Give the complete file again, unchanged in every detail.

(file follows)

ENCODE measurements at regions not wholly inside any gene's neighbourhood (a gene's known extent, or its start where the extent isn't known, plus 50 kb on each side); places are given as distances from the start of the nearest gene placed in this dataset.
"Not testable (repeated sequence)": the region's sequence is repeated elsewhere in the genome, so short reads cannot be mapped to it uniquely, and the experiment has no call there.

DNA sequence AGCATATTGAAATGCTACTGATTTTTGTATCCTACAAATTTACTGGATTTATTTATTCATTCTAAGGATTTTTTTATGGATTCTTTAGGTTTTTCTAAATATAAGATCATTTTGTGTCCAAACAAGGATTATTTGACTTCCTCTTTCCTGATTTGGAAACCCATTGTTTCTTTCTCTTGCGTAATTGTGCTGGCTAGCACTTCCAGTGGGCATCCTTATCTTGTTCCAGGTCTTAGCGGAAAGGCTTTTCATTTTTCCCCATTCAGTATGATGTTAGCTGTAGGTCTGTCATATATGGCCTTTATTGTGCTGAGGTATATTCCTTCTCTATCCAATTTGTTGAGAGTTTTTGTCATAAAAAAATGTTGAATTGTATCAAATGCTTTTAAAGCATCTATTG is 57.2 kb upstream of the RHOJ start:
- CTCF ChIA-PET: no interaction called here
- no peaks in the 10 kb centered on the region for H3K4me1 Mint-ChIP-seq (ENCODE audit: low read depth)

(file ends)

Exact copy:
ENCODE measurements at regions not wholly inside any gene's neighbourhood (a gene's known extent, or its start where the extent isn't known, plus 50 kb on each side); places are given as distances from the start of the nearest gene placed in this dataset.
"Not testable (repeated sequence)": the region's sequence is repeated elsewhere in the genome, so short reads cannot be mapped to it uniquely, and the experiment has no call there.

DNA sequence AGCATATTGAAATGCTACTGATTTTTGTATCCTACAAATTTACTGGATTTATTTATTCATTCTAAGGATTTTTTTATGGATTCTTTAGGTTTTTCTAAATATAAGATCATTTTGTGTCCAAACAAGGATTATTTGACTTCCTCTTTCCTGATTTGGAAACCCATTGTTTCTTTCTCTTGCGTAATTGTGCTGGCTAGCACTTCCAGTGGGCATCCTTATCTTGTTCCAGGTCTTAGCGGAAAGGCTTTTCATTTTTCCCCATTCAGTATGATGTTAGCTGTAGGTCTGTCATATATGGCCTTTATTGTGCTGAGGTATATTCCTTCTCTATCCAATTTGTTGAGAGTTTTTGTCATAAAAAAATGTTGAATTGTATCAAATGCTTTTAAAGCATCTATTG is 57.2 kb upstream of the RHOJ start:
- CTCF ChIA-PET: no interaction called here
- no peaks in the 10 kb centered on the region for H3K4me1 Mint-ChIP-seq (ENCODE audit: low read depth)